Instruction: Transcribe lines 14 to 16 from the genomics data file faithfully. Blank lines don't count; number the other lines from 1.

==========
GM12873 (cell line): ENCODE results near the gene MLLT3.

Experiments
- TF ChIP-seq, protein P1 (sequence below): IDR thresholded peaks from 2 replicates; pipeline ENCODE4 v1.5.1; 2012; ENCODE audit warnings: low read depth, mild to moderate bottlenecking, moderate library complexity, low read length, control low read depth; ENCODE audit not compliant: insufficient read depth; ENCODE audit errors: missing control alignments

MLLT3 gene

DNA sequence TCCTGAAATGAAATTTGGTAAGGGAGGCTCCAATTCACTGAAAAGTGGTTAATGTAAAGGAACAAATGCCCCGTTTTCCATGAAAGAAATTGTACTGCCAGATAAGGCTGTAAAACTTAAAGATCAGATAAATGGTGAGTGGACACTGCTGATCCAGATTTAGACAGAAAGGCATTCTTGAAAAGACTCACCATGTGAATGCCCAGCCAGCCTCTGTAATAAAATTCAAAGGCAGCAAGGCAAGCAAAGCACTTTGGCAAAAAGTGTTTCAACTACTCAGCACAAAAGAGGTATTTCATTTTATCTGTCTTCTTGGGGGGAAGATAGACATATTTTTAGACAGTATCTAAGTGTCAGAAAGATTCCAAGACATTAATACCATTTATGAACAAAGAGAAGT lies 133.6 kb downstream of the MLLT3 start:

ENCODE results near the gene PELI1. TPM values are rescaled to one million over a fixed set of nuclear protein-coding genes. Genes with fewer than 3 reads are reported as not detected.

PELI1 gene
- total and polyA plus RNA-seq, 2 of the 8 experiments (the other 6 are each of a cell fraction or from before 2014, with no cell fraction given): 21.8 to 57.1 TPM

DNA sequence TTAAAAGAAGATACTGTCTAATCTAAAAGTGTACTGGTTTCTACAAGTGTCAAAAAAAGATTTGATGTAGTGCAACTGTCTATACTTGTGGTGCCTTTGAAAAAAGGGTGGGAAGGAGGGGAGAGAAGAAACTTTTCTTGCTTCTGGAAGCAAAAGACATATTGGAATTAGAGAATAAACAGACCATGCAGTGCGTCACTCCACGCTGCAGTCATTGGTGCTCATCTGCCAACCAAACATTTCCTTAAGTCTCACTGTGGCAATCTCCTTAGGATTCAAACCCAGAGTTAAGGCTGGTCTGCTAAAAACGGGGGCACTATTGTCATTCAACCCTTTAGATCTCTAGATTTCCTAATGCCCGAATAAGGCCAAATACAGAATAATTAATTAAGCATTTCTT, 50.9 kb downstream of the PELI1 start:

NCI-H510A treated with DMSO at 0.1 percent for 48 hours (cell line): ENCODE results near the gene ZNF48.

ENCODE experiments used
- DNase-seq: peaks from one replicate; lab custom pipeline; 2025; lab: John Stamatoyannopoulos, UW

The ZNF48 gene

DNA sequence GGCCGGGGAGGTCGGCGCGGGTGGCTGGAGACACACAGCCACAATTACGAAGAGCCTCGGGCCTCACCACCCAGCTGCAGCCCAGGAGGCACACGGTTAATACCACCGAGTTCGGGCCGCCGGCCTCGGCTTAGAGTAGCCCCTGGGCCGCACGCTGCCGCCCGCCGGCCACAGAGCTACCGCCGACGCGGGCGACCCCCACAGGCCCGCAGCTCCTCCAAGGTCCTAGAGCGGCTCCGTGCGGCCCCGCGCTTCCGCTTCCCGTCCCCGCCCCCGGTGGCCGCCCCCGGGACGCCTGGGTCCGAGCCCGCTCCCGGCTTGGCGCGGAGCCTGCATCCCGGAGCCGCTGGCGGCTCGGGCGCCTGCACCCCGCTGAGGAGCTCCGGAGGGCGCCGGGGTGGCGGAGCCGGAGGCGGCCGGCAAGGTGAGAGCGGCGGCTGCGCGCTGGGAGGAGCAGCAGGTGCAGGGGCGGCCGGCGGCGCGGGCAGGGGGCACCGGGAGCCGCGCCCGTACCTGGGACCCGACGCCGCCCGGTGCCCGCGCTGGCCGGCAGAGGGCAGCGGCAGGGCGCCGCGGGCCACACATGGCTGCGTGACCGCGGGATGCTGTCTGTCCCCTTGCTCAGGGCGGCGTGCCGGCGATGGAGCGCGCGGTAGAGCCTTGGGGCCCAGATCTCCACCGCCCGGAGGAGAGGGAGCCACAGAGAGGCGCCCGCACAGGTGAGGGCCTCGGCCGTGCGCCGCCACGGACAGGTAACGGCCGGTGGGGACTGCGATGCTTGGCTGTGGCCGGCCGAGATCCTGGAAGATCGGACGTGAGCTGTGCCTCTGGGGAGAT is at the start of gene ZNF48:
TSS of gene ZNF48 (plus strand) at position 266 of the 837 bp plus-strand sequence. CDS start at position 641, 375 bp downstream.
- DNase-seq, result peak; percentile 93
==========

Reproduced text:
DNA sequence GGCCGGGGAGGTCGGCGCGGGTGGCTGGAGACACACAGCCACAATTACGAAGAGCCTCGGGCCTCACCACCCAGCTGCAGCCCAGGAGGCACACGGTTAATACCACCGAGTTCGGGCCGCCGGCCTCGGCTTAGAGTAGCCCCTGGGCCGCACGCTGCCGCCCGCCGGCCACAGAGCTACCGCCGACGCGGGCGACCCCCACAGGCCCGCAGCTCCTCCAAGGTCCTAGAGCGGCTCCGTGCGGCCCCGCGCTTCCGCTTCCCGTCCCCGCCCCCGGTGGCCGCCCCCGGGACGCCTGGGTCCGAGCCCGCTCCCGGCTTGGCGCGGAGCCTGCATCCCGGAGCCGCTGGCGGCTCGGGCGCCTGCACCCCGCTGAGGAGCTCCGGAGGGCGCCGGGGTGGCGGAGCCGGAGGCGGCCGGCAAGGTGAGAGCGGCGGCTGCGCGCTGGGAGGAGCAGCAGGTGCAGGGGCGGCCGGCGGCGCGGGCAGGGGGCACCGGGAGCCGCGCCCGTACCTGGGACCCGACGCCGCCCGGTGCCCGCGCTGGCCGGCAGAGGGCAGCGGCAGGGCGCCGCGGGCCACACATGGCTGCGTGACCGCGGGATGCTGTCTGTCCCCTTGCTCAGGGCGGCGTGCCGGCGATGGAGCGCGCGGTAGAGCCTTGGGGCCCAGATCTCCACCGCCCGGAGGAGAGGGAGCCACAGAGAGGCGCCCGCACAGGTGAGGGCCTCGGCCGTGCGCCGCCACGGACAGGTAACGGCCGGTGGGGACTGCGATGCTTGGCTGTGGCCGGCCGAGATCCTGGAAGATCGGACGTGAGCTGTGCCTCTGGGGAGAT is at the start of gene ZNF48:
TSS of gene ZNF48 (plus strand) at position 266 of the 837 bp plus-strand sequence. CDS start at position 641, 375 bp downstream.
- DNase-seq, result peak; percentile 93